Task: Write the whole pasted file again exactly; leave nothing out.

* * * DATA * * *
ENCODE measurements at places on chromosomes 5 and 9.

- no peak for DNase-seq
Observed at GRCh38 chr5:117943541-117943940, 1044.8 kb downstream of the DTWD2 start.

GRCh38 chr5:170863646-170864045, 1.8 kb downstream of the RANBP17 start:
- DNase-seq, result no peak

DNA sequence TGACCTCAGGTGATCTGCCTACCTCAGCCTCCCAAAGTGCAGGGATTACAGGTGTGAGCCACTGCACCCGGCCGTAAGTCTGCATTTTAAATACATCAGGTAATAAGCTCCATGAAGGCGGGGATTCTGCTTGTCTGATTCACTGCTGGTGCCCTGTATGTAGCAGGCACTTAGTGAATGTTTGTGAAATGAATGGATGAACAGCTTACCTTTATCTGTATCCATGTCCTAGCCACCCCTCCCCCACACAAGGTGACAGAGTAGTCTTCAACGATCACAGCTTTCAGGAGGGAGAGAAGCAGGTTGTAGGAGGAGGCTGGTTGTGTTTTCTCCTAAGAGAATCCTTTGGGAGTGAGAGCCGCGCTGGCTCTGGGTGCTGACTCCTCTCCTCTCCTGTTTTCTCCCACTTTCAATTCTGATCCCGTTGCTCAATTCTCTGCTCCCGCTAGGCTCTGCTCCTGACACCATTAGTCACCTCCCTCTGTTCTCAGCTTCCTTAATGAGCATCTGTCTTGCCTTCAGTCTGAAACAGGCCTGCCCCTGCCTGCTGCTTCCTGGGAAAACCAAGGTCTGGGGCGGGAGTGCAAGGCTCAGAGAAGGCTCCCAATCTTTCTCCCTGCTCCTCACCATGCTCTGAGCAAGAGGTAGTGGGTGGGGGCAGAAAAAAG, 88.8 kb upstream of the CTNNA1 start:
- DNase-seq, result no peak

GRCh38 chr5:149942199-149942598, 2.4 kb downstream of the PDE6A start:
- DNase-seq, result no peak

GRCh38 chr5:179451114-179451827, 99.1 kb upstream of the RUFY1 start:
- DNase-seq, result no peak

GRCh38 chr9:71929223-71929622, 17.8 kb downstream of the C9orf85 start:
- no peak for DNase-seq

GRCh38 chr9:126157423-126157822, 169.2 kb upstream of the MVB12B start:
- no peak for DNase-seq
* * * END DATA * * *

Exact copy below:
ENCODE measurements at places on chromosomes 5 and 9.

- no peak for DNase-seq
Observed at GRCh38 chr5:117943541-117943940, 1044.8 kb downstream of the DTWD2 start.

GRCh38 chr5:170863646-170864045, 1.8 kb downstream of the RANBP17 start:
- DNase-seq, result no peak

DNA sequence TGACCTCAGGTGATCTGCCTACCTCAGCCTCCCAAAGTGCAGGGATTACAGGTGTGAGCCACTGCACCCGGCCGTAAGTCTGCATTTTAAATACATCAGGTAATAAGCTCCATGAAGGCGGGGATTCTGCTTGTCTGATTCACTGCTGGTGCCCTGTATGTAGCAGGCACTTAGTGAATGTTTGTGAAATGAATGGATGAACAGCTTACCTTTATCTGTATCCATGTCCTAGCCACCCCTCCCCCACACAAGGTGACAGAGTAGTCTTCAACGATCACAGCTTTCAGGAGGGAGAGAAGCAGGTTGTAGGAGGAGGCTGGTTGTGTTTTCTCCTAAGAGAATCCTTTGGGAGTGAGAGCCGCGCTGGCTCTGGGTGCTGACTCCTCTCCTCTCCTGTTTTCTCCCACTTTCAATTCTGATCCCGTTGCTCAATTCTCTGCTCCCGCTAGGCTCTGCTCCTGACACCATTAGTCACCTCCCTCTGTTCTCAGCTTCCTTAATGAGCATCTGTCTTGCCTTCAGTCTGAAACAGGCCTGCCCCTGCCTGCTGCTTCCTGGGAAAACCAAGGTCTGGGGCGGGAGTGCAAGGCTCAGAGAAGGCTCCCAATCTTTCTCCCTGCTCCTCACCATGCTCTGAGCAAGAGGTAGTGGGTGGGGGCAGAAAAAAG, 88.8 kb upstream of the CTNNA1 start:
- DNase-seq, result no peak

GRCh38 chr5:149942199-149942598, 2.4 kb downstream of the PDE6A start:
- DNase-seq, result no peak

GRCh38 chr5:179451114-179451827, 99.1 kb upstream of the RUFY1 start:
- DNase-seq, result no peak

GRCh38 chr9:71929223-71929622, 17.8 kb downstream of the C9orf85 start:
- no peak for DNase-seq

GRCh38 chr9:126157423-126157822, 169.2 kb upstream of the MVB12B start:
- no peak for DNase-seq